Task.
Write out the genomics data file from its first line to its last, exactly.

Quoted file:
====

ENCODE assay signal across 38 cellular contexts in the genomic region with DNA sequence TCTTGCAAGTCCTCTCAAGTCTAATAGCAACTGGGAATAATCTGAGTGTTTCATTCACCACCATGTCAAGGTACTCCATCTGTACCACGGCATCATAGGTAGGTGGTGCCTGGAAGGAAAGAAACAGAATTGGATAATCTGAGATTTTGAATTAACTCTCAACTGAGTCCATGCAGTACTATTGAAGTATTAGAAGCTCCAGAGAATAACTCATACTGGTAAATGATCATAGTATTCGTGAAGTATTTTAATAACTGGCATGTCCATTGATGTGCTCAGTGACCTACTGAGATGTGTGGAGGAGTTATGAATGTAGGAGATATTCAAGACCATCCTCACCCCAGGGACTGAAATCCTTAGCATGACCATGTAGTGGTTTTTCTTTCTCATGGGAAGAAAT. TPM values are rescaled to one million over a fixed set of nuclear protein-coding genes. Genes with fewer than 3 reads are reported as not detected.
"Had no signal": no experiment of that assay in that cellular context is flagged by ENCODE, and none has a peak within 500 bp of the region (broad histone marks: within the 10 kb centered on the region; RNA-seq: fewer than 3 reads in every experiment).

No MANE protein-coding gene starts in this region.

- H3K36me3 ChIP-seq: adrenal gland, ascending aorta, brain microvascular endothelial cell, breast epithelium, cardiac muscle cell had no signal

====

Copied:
ENCODE assay signal across 38 cellular contexts in the genomic region with DNA sequence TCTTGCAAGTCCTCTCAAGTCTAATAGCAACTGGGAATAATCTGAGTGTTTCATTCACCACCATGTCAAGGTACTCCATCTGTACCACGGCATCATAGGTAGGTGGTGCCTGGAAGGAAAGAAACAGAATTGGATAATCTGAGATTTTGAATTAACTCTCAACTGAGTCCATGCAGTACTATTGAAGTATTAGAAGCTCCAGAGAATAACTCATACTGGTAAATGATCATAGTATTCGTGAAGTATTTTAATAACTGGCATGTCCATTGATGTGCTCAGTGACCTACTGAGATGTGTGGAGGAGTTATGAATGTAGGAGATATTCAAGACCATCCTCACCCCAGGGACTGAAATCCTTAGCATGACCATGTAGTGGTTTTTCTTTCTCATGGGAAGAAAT. TPM values are rescaled to one million over a fixed set of nuclear protein-coding genes. Genes with fewer than 3 reads are reported as not detected.
"Had no signal": no experiment of that assay in that cellular context is flagged by ENCODE, and none has a peak within 500 bp of the region (broad histone marks: within the 10 kb centered on the region; RNA-seq: fewer than 3 reads in every experiment).

No MANE protein-coding gene starts in this region.

- H3K36me3 ChIP-seq: adrenal gland, ascending aorta, brain microvascular endothelial cell, breast epithelium, cardiac muscle cell had no signal